“A Quiet Passion” is like Davies’s “The Wolf of Wall Street.”
Before last week’s trip to Berlin, I had never attended a major international film festival. (New York doesn’t count—it’s a self-described “festival of festivals,” featuring many movies that have already premièred.) For good reason, these festivals are not part of my regular rounds: I usually write about movies that are available to many readers, because there’s a tease built into festival reviews—let me tell you about some wonderful movies that I’ve seen and that you can’t, or, at least, not yet.
But, this time, I can report on a one-off screening that, far from being a tease, may help to resolve one. Last week, while writing in the magazine about the New York première (at Lincoln Center) of the British director Terence Davies’s superb new film, “Sunset Song,” I added that the meticulous filmmaker, who is now seventy, is picking up the pace of production, having already completed another feature, “A Quiet Passion,” a biopic about Emily Dickinson, starring Cynthia Nixon. What I didn’t know at the time was that, because of fortuitous scheduling, I’d get to attend a press screening of “A Quiet Passion” at the Berlin Film Festival. I’m thrilled to say that it’s an absolute drop-dead masterwork.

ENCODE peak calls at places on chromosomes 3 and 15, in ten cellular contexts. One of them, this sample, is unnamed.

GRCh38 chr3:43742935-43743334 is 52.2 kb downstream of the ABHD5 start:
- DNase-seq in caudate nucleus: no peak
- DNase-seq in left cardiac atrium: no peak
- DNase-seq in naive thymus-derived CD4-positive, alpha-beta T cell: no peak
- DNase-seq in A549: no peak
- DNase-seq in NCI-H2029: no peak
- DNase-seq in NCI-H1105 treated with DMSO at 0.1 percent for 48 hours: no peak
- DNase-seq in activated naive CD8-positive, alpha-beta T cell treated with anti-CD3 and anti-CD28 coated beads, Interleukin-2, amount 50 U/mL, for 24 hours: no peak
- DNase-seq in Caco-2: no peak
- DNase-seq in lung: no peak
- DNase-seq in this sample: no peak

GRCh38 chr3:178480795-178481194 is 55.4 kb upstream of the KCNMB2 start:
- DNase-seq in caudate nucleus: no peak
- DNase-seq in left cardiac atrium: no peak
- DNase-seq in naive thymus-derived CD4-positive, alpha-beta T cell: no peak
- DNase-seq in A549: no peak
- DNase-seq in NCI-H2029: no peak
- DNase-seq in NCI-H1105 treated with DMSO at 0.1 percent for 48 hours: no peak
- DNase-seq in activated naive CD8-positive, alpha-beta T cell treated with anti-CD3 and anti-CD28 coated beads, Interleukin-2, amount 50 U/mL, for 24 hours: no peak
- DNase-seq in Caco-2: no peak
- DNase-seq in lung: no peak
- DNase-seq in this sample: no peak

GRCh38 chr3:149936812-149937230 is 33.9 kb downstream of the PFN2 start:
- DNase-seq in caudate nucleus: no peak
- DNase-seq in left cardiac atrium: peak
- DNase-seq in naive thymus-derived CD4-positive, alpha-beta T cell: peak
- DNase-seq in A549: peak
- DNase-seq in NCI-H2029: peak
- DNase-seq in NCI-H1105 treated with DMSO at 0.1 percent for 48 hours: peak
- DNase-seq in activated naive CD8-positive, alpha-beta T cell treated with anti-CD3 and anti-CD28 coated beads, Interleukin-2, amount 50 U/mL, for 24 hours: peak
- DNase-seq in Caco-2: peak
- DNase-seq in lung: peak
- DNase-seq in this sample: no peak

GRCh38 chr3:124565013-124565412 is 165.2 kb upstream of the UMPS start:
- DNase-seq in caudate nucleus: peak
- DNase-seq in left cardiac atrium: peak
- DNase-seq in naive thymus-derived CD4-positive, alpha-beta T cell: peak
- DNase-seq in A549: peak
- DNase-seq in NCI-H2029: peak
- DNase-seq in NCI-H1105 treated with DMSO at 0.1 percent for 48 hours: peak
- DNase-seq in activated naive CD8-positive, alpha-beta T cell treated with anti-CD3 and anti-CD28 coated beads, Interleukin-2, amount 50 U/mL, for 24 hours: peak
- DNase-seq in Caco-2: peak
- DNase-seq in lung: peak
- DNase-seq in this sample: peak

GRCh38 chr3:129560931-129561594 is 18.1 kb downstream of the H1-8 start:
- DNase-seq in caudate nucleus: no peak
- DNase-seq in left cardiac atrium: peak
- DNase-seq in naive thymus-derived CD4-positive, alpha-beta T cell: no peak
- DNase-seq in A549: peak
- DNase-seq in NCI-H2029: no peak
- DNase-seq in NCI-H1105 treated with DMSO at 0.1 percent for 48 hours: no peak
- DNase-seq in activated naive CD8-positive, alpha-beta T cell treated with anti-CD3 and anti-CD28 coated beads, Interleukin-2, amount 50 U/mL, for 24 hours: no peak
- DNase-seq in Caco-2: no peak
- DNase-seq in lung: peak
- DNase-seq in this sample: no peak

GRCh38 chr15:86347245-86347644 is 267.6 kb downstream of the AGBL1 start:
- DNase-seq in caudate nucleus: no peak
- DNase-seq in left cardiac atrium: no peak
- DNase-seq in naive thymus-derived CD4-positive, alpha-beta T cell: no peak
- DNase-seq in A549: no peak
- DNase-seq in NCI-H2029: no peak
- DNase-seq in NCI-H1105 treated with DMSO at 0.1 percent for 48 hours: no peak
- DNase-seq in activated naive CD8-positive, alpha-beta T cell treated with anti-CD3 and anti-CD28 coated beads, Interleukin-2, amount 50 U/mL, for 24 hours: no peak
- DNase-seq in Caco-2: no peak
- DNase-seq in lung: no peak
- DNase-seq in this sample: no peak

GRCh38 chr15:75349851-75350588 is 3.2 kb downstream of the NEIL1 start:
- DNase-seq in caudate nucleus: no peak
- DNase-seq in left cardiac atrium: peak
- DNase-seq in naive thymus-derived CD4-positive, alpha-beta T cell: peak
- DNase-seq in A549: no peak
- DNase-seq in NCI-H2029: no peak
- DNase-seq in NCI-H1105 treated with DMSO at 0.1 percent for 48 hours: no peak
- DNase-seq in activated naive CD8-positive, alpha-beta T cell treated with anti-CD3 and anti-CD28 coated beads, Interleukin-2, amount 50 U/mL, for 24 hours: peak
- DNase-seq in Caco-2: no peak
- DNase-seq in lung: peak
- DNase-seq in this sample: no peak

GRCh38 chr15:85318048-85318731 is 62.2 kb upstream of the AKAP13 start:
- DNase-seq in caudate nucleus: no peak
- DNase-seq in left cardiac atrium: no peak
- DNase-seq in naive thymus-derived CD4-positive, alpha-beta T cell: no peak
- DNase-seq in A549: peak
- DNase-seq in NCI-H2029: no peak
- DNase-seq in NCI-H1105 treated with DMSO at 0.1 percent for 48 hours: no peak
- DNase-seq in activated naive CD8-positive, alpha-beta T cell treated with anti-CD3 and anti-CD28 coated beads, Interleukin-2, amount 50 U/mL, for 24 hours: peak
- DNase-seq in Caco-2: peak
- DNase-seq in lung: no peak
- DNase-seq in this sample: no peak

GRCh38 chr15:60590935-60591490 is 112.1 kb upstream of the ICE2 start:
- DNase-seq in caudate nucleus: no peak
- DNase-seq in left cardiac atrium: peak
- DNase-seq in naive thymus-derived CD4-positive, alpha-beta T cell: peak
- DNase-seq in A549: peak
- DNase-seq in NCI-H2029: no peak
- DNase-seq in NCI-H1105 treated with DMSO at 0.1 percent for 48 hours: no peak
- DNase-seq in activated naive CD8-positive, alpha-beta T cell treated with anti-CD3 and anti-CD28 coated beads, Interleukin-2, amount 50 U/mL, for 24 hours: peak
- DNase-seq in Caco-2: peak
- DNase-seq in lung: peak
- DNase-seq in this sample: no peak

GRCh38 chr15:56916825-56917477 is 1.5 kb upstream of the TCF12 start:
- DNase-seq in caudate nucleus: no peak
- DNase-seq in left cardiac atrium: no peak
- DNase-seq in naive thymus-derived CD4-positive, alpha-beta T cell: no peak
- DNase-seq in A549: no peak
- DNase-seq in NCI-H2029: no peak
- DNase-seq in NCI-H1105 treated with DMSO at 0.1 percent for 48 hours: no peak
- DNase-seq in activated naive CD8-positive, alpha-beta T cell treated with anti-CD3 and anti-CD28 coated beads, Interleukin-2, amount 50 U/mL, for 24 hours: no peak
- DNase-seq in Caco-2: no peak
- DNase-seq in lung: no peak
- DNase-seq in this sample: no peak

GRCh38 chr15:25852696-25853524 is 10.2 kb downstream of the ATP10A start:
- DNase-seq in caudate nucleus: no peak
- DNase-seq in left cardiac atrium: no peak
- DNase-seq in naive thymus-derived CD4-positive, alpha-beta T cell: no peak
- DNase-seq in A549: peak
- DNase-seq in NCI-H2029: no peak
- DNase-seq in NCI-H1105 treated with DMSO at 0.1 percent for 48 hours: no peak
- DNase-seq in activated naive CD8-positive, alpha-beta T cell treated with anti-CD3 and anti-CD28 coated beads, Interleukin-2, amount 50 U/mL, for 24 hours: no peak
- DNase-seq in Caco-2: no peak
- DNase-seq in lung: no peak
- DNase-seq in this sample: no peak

Not that I don’t have other paradigms, but the Scorsese one seems to fit again: “A Quiet Passion” is like Davies’s “The Wolf of Wall Street.” It displays an urgent outpouring of pent-up creative energy from a director well advanced in his career but tapping into ideas, impulses, and talents that somehow have been kept under wraps throughout his decades of artistic activity....